To Test the Water Valves - When you select the hot water option on your wash cycle only one side opens and lets water through. If you select the cold water option, the other side would open. So it is possible that only your cold or hot water may not work if there is a malfunction in the mixing valves. To test this when your washer is not filling, first make sure the water supply is turned on. Next you want to check and make sure the screens are not plugged with dirt and mineral build up. This requires removing the fill hoses from the water supply and the washer to check the screens. If that all checks ok, then you need to make sure you are getting voltage to the valves when you turn the washer on to start a wash cycle. If you select cold, the corresponding valve should be getting 120 volts AC. Likewise with the hot water side. If you are getting voltage and not water then replace the valve. If you want to check the resistance and not the voltage. Just unplug the wires to the valve and check the terminals on each solenoid like the picture to the right. You should have around 500 to 1000 ohms between the terminals.
Pressure Switch - It is possible that the hose going to the pressure switch may have become plugged. This will prevent the water valves from getting voltage. How the pressure switch works is pretty simple. There is a small hose attached to the outer tub. This tube runs up to your water level switch(pressure switch). As water fills the tube when the tub is filling it pushes air against a diaphragm inside the switch. The more water that fills the tub, the more pressure is pushed against the switch. That's how the machine knows if there is a little bit of water or a lot of water in the tub. Little water equals little pressure and a lot of water means more pressure inside the switch. Make sense? Read it a couple times it will.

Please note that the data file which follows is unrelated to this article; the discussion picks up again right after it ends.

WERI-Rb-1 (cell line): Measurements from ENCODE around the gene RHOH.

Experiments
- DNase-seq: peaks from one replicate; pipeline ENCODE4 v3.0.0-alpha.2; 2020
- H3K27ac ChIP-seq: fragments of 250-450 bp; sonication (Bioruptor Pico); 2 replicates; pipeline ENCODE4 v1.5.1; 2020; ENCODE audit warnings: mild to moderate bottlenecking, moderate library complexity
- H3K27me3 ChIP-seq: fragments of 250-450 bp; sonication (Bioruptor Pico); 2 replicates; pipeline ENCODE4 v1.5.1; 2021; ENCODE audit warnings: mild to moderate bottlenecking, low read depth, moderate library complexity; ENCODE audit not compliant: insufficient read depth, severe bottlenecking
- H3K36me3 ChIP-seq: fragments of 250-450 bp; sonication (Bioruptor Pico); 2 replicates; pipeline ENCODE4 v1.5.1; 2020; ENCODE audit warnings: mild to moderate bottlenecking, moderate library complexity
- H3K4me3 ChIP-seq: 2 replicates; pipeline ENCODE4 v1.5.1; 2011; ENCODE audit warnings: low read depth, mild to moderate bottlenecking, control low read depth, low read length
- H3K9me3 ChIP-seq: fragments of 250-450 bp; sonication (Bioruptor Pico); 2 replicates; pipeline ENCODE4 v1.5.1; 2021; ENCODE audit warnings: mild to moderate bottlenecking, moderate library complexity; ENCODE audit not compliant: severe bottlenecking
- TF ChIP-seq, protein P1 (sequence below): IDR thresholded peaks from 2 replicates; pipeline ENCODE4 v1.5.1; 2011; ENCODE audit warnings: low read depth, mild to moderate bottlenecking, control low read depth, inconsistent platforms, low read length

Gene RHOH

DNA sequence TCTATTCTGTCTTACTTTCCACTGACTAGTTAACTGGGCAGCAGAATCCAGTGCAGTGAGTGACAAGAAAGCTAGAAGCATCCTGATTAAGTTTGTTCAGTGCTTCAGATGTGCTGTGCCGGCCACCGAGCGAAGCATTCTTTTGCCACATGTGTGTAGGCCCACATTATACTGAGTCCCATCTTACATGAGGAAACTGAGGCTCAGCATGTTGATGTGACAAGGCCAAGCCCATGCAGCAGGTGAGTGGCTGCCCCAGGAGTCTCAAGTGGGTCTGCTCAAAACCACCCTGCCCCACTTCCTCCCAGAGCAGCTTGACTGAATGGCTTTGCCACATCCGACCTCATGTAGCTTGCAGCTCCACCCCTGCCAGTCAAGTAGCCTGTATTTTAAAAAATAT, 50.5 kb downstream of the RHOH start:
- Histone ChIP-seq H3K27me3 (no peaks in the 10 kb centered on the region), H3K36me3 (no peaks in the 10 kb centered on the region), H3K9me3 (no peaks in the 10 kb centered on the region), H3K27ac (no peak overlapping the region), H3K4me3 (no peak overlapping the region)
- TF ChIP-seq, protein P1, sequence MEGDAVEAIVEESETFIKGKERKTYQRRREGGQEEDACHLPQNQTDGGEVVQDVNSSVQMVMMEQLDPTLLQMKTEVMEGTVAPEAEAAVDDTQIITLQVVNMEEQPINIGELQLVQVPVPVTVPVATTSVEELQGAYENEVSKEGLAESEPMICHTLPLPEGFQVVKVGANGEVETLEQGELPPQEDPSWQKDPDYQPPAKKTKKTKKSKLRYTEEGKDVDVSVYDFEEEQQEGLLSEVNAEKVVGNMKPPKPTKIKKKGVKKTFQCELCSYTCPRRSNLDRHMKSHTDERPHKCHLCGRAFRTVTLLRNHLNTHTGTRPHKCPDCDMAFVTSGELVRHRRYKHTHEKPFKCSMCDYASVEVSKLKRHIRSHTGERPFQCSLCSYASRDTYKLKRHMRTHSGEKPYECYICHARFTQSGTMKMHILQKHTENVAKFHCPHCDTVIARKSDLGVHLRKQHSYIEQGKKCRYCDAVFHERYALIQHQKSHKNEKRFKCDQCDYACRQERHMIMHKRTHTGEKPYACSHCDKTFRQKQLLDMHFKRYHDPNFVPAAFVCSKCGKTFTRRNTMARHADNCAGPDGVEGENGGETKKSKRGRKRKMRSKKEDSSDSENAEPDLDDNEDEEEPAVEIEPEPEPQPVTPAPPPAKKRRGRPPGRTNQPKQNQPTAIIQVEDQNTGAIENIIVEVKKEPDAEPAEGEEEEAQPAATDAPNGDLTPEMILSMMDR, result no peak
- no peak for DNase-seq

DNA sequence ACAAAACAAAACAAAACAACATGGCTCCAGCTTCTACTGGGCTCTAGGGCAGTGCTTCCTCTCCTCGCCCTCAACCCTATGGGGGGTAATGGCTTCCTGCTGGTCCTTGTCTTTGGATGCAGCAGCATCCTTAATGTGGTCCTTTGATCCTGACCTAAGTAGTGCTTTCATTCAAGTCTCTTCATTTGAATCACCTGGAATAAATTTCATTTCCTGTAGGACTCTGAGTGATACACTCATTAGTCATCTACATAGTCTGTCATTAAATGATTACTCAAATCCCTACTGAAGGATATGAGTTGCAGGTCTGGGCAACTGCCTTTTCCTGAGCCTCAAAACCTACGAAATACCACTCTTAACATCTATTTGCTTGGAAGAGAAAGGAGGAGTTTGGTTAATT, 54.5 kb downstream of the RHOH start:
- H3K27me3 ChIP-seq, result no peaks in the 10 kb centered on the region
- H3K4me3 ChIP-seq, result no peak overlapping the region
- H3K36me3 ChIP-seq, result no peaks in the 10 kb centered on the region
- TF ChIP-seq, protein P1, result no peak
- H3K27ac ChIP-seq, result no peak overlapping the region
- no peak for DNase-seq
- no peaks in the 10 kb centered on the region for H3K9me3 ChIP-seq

Okay, back to the pressure switch. Depending on when the hose got plugged, if the tub was full or empty will affect the symptoms of a plugged pressure switch hose. When a washer overfills most of the time it's a plugged hose. To check this and make sure the pressure switch hose is not plugged you just simply need to blow through it. Blow through the hose from the switch side so you are blowing air into the wash tub. Gain access to under the control panel and remove the hose from the back of the load size switch and there you go. At first it may be hard to force air through but it will go. Once the you can move air through the hose connect it back to the switch and test the washer on a small load. If this doesn't work, check the hose for any holes and make sure it's connected at both ends. If that doesn't work, replace the pressure switch.